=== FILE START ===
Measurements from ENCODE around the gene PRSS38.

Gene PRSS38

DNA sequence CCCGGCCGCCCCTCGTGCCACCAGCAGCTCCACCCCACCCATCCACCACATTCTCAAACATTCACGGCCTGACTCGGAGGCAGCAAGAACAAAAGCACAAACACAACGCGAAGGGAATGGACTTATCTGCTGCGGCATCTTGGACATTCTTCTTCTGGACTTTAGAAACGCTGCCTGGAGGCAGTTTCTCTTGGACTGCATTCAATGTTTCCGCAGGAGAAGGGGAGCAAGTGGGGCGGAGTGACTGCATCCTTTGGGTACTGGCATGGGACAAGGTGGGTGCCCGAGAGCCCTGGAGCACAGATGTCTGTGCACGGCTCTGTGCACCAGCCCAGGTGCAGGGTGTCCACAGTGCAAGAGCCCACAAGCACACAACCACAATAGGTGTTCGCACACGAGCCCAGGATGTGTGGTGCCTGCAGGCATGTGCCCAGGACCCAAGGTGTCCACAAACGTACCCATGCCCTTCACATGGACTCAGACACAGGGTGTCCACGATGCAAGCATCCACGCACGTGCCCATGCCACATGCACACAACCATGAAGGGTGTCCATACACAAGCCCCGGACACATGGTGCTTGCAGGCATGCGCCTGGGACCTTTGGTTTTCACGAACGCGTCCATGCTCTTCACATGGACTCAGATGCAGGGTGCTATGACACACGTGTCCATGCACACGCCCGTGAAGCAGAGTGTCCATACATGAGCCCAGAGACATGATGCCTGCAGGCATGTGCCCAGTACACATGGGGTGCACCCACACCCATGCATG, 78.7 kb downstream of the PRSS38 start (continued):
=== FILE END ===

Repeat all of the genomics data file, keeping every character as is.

Measurements from ENCODE around the gene PRSS38.

Gene PRSS38

DNA sequence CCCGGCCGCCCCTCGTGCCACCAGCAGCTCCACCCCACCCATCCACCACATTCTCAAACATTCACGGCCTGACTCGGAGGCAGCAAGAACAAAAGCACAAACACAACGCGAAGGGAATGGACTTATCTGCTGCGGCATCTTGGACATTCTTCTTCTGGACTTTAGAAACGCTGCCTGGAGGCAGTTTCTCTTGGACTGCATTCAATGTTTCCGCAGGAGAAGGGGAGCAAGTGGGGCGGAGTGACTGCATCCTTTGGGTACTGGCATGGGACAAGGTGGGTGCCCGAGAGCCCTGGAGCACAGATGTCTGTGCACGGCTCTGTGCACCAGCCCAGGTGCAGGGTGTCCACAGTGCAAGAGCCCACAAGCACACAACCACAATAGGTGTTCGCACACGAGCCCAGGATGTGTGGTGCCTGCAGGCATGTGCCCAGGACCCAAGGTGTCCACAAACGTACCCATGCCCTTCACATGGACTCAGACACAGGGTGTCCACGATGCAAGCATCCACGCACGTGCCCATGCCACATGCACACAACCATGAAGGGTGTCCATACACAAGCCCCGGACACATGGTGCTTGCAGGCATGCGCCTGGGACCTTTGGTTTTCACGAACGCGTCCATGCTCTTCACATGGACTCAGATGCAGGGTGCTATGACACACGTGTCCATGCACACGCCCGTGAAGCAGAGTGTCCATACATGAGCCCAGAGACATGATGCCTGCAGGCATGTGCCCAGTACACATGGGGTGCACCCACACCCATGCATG, 78.7 kb downstream of the PRSS38 start (continued):